‘And So This Is Christmas . . .’

Our plans are simple enough this Christmas. As we have for the past few years – since we moved here under the oaks – the Texas Gal and I will spend this evening, Christmas Eve, here at home. We’ll have a dinner of cold shrimp, potato salad, sausage and cheese – a menu that’s becoming a tradition – and then probably watch a movie or maybe play a game or two.

Up until dinner time, it will be a bit busy: She will be in the kitchen for a chunk of the day, baking cupcakes and making deviled eggs to take with us tomorrow to my sister’s home, and I will be out for a bit finishing up on some shopping and checking in with my mom.

Tomorrow, we’ll pick up my mom in Sauk Rapids – adjacent to St. Cloud – and head the fifty miles to my sister’s home in Maple Grove for dinner and gifts and stockings and all of the things that make up a Christmas celebration.

This is the tenth Christmas we’ll celebrate in Maple Grove. For about twenty-five years before that, our celebrations were at my parents’ home on Kilian Boulevard. Before that, nearly all of my Christmases were marked at my grandparents’ home, with most of those celebrations taking place on the farm and a few in the small town of Lamberton after Grandpa and Grandma sold the farm. Add in four one-off celebrations – one in the mid-1970s in Maple Grove, one solitary day in Minneapolis, one Christmas in Fredericia, Denmark, and one in Texas – and we can account for all sixty Christmas celebrations of my lifetime.

So what does that prove as the cupcakes bake? Maybe nothing more than the fact that, like Ernest Hemingway’s Paris, Christmas is a moveable feast. Locations change. And the cast changes; my dad’s been gone for ten years now, my grandparents and my Aunt Tudy for many more years than that; my sister added a husband and then two kids; I added the Other Half for a few years; and after I flew solo for a while, the Texas Gal joined us in 2000.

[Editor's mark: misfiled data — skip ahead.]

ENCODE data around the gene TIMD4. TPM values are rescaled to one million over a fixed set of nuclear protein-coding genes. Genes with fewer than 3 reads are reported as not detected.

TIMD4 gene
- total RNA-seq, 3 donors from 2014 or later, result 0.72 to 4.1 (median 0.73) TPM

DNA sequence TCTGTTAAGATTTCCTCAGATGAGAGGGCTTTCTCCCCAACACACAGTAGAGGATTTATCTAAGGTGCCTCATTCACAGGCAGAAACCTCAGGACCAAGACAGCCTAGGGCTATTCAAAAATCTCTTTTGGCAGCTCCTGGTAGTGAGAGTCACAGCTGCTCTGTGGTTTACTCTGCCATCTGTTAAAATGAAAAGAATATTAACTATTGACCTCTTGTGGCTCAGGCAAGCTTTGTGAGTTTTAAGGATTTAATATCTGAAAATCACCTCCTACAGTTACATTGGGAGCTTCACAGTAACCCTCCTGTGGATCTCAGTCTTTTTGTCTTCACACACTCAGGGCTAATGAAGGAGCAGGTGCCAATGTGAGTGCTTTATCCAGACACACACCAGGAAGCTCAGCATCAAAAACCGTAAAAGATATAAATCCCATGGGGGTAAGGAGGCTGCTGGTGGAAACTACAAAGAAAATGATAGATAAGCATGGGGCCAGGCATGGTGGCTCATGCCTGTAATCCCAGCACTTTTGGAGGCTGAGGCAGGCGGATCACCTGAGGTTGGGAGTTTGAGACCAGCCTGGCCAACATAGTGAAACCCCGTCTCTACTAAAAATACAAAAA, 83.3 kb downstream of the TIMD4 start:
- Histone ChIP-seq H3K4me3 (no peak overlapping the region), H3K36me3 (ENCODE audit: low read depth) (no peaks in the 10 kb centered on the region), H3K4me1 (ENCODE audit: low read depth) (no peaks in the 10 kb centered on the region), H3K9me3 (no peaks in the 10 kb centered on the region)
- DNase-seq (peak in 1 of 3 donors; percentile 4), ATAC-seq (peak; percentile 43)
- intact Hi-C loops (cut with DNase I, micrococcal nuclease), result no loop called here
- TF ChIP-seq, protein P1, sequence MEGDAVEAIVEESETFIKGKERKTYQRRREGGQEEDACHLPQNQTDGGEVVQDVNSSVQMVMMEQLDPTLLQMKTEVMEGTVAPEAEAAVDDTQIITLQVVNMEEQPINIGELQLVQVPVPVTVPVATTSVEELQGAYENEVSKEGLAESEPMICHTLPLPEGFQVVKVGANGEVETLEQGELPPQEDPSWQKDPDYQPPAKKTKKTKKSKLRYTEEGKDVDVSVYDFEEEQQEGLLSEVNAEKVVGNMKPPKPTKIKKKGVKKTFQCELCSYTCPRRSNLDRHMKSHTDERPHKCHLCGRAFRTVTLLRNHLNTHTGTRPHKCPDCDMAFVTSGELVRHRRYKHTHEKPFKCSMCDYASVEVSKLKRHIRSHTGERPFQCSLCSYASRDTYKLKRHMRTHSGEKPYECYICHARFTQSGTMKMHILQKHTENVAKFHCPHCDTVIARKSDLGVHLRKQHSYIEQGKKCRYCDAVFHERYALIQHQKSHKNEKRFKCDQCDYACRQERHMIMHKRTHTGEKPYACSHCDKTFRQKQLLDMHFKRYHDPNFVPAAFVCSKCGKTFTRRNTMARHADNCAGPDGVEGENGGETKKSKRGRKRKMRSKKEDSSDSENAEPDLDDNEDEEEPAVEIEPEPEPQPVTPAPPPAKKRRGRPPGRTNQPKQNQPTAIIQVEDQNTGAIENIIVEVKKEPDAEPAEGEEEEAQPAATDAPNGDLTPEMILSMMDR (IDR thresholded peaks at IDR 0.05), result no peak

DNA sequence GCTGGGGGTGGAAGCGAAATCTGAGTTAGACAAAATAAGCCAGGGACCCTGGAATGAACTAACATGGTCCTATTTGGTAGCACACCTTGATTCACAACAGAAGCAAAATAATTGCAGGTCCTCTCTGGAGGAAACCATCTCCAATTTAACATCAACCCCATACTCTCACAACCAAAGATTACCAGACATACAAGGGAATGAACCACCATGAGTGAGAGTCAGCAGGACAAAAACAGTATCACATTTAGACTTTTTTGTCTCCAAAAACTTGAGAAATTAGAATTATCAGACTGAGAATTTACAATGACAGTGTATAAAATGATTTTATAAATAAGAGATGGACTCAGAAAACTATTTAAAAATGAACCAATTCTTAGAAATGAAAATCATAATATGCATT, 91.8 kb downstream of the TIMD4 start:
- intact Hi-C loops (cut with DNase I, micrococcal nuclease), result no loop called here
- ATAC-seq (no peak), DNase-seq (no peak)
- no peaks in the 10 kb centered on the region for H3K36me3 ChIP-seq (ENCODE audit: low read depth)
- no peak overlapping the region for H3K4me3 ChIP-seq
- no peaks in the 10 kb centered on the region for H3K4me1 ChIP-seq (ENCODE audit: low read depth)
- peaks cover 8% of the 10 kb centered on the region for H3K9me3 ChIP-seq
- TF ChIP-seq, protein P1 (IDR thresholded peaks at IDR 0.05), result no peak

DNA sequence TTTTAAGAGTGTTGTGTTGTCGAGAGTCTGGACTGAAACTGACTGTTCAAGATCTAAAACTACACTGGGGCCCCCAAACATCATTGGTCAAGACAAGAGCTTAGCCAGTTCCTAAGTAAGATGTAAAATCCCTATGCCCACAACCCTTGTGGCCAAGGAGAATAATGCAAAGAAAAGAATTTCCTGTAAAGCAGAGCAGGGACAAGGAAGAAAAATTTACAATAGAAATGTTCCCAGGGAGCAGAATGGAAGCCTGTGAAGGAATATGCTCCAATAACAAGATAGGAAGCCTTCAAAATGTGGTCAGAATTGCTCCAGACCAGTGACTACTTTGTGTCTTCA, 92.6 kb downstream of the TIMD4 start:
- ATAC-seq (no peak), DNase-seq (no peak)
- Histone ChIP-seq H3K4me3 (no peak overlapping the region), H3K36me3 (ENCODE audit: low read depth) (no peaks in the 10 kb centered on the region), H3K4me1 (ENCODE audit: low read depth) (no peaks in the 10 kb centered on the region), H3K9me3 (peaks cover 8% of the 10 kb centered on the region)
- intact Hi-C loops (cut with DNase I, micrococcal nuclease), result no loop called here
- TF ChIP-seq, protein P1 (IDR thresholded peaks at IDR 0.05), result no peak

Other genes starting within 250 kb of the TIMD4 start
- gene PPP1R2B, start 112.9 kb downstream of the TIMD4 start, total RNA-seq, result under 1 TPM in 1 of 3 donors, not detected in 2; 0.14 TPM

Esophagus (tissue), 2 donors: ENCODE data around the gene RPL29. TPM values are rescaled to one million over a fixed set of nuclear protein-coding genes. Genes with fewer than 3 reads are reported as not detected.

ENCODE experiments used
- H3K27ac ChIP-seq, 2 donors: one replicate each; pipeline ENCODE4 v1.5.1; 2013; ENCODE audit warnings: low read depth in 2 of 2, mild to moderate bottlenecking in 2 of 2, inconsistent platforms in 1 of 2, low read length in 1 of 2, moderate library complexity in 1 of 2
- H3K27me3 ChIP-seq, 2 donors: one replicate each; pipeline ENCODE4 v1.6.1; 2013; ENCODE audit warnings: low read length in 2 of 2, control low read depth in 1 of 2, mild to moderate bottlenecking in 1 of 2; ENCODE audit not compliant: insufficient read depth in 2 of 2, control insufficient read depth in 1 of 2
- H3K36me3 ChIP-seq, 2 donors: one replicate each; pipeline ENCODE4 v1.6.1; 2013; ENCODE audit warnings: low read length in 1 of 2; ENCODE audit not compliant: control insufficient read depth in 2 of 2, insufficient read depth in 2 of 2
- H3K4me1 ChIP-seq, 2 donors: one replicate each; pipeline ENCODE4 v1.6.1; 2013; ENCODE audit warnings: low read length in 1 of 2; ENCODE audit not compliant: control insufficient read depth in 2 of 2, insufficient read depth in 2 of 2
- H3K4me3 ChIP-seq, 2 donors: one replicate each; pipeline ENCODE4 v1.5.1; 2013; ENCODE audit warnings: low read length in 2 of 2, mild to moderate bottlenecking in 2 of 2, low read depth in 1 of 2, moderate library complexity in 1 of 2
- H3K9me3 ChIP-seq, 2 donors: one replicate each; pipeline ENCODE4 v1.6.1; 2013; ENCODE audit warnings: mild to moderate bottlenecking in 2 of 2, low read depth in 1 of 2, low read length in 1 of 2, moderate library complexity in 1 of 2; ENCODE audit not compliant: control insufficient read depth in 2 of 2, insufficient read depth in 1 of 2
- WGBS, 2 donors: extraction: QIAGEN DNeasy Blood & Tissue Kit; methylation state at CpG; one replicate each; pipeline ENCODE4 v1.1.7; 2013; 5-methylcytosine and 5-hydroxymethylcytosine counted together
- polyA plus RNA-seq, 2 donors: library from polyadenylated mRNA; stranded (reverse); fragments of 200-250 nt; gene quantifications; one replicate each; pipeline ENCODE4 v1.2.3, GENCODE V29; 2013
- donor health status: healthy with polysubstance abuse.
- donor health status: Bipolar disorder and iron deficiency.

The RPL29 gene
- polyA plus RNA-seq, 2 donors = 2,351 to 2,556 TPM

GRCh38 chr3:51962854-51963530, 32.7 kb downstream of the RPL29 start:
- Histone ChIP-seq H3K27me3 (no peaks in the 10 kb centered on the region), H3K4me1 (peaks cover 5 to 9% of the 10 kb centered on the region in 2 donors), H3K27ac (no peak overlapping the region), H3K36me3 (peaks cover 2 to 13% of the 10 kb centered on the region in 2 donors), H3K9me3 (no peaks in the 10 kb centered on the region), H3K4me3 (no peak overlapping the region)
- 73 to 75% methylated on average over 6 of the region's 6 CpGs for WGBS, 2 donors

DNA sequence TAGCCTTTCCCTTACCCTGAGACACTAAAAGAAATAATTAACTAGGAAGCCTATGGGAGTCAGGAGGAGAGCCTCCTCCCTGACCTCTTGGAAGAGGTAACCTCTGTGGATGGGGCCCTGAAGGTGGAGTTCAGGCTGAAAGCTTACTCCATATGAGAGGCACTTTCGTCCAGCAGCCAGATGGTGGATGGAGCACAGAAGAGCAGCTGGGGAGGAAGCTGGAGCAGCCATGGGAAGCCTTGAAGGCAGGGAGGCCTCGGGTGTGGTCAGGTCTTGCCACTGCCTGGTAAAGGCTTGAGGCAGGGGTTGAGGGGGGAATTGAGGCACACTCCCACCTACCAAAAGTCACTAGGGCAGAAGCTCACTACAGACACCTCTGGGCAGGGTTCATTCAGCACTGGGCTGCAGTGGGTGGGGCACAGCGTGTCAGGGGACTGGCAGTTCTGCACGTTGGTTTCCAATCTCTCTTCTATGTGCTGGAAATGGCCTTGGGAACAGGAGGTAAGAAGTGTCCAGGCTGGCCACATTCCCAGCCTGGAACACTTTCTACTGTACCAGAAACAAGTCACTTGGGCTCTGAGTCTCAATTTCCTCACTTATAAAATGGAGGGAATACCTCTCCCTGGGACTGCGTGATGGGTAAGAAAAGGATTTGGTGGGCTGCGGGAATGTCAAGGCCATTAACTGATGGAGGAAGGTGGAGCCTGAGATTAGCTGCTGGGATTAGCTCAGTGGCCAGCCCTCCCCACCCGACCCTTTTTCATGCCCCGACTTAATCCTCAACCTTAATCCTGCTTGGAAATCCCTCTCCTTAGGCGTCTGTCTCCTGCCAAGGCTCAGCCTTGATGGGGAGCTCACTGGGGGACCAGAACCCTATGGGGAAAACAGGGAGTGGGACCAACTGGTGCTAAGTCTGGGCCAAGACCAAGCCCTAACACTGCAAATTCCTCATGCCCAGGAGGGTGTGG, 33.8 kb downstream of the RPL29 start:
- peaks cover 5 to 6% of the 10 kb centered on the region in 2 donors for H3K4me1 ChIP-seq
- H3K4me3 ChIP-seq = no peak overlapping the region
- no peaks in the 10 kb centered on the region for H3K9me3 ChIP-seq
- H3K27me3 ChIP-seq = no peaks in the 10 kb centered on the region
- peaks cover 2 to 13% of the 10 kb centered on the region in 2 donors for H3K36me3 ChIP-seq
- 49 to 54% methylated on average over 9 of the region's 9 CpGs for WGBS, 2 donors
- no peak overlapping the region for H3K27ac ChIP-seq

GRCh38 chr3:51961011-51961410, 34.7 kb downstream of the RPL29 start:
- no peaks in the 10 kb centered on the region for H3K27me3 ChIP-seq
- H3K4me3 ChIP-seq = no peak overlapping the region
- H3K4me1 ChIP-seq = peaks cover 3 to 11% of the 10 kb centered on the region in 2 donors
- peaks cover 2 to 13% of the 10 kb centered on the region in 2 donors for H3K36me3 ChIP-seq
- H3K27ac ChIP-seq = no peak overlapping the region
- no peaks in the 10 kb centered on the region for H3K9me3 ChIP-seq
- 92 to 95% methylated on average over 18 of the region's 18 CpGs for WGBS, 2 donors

But for all those changes, Christmas remains. For many, of course, it’s a spiritual moment, but even for those of a decidedly secular bent, it’s a time to gather, to remember and to celebrate. We’ll do all of that this evening and tomorrow. May all of you be able to do the same.

And here’s the group called Gregorian with a 2006 cover of John Lennon and Yoko Ono’s “Happy Xmas (War Is Over).”

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3 Responses to “‘And So This Is Christmas . . .’”

  1. Alex says:

    Weird and haunting version of this song!

    All the best to you & yours!

  2. Yah Shure says:

    Well said, whiteray. There are probably more cupcakes baking than chestnuts roasting, but Christmas is still Christmas.

    Happy holidays to you, the Texas Gal and the four-pawed kids.

  3. jb says:

    Greetings from here as well. Our celebration is much the same–just the two of us tonight, the rest of my family tomorrow. Some years we are with Ann’s family, but this is not one of those years–we’ll see her brother and his family the first weekend in January. In recent years we have added celebrating with distant friends online to our Christmas Eves, and we enjoy that immensely. Best to you and yours, and may we hoist beers together again (in the same physical space) sometime soon.

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